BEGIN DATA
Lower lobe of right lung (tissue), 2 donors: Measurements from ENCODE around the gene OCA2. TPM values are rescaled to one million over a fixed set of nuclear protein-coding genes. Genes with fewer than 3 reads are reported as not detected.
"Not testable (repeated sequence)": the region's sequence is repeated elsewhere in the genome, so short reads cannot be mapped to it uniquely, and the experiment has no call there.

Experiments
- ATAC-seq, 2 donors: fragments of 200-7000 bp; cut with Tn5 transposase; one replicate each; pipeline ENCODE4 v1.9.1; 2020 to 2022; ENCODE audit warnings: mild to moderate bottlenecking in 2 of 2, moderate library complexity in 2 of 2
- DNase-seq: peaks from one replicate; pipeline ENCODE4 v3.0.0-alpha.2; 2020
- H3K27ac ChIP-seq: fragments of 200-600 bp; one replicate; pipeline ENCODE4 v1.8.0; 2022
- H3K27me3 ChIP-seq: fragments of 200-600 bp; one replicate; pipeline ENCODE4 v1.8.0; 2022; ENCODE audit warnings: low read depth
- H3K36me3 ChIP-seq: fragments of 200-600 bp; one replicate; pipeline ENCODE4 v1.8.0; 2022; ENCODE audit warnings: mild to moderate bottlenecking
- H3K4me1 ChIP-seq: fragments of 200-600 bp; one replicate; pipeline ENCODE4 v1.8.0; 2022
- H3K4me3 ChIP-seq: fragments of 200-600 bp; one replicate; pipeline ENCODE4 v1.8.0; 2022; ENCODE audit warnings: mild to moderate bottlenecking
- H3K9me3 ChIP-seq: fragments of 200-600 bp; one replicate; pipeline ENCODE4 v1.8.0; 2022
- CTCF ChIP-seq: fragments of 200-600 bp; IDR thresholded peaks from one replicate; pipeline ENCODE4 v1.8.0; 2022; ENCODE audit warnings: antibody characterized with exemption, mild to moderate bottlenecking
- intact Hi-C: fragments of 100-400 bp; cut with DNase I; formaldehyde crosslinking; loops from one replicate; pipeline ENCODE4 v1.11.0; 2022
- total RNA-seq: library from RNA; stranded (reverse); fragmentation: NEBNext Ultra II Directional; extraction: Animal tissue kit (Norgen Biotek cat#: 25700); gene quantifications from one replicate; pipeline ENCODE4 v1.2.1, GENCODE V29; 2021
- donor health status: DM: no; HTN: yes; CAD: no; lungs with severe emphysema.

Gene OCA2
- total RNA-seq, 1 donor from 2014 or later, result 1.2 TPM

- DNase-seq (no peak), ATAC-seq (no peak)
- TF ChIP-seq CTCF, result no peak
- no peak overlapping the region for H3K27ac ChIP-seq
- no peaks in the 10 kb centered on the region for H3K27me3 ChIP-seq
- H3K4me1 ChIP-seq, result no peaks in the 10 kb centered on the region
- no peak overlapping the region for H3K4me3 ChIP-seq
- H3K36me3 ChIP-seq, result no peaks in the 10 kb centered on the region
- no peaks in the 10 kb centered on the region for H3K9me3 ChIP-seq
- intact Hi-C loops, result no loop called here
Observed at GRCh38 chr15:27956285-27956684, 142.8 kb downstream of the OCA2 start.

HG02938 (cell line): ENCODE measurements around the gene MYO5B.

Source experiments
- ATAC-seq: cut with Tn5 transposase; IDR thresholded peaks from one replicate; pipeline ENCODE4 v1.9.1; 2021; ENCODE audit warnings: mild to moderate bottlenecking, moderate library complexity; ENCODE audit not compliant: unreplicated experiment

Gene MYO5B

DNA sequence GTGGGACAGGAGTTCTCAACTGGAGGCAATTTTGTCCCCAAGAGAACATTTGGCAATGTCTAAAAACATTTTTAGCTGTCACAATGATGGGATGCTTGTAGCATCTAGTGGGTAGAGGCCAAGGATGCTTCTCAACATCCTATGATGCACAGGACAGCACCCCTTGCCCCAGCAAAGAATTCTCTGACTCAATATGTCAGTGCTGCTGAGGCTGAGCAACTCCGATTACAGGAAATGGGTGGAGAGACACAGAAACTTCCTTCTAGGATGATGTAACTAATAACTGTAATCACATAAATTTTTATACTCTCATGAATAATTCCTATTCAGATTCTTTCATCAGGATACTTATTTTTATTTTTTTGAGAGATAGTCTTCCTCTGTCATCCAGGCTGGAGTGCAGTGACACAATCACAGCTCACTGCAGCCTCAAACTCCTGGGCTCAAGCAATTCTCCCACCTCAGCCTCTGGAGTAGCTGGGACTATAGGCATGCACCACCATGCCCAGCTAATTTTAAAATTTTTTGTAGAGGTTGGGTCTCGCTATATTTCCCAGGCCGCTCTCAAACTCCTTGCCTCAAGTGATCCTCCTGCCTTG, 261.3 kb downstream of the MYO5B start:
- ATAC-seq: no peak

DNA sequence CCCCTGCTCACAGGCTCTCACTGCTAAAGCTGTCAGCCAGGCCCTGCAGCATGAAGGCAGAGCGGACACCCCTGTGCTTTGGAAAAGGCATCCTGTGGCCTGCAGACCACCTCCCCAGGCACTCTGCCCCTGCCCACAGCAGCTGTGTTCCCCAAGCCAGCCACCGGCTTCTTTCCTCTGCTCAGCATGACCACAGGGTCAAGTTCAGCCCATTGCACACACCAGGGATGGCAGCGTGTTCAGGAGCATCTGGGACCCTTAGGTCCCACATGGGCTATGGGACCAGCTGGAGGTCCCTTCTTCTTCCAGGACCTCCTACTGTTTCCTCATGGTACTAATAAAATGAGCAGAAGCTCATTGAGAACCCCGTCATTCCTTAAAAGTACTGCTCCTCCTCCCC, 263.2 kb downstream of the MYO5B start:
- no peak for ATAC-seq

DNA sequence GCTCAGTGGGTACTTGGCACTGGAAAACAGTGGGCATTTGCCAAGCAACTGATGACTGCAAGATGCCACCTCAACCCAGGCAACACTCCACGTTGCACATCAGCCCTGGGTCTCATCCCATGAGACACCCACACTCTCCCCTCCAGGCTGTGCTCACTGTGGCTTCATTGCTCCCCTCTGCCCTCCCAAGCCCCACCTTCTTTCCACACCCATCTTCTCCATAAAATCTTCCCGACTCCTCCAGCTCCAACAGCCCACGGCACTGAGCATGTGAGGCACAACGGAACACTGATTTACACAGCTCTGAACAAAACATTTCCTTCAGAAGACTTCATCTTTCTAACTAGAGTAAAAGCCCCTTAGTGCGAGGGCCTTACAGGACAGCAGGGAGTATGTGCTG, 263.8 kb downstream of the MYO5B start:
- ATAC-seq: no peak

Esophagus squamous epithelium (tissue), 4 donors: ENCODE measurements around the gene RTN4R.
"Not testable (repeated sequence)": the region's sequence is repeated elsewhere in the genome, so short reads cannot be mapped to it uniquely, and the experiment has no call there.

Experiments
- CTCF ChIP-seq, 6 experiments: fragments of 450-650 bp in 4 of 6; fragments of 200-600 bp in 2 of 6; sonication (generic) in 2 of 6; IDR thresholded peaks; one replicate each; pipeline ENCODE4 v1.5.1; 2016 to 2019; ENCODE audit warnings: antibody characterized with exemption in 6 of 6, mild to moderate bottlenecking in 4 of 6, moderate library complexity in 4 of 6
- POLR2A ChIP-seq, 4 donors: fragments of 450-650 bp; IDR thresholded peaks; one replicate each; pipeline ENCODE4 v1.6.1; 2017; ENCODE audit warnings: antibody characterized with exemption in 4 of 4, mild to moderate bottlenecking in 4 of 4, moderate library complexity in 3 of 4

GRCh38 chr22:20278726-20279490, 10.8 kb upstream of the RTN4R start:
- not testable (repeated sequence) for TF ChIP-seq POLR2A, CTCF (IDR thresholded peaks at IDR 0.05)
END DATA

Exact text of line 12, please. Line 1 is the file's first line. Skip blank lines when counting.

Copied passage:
- CTCF ChIP-seq: fragments of 200-600 bp; IDR thresholded peaks from one replicate; pipeline ENCODE4 v1.8.0; 2022; ENCODE audit warnings: antibody characterized with exemption, mild to moderate bottlenecking